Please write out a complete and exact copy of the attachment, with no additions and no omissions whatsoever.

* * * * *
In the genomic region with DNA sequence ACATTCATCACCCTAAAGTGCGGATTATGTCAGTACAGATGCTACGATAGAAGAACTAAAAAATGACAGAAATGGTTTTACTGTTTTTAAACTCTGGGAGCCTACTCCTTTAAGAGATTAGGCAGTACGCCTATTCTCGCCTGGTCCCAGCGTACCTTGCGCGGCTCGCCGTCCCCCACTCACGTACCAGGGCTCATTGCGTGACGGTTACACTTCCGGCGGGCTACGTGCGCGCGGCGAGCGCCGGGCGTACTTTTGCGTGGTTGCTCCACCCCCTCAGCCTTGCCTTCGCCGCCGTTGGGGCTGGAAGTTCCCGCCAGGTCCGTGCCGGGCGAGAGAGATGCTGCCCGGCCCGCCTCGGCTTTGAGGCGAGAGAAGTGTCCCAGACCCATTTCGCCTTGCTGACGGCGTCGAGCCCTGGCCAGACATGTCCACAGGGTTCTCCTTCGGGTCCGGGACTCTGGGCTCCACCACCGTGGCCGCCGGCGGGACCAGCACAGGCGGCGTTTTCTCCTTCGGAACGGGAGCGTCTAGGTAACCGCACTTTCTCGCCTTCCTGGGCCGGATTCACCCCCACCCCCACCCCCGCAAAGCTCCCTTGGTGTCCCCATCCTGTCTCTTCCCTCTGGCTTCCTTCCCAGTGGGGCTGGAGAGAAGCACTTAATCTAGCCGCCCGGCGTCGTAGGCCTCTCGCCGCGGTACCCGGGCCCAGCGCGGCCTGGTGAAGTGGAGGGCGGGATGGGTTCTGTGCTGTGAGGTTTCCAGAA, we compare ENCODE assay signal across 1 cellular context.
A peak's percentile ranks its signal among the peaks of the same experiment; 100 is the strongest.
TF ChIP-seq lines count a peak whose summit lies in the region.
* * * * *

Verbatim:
In the genomic region with DNA sequence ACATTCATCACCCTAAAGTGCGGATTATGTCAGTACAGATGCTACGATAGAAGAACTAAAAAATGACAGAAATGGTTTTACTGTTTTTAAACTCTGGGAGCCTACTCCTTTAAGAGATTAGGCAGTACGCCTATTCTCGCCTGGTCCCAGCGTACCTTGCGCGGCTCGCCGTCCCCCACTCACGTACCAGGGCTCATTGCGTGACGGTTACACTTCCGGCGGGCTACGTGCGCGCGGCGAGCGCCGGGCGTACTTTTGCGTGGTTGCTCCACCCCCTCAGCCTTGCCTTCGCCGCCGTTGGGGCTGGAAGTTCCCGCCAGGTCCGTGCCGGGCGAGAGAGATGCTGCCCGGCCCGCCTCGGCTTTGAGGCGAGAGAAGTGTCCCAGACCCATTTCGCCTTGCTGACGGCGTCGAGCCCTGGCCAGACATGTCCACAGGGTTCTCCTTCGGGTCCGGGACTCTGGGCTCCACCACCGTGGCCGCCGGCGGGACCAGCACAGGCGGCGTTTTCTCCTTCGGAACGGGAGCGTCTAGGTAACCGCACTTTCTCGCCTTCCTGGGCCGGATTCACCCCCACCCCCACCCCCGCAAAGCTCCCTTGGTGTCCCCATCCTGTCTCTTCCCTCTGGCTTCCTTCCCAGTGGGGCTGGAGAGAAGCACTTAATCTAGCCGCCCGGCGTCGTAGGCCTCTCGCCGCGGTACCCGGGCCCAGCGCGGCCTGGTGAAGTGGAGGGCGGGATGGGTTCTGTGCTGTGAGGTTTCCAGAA, we compare ENCODE assay signal across 1 cellular context.
A peak's percentile ranks its signal among the peaks of the same experiment; 100 is the strongest.
TF ChIP-seq lines count a peak whose summit lies in the region.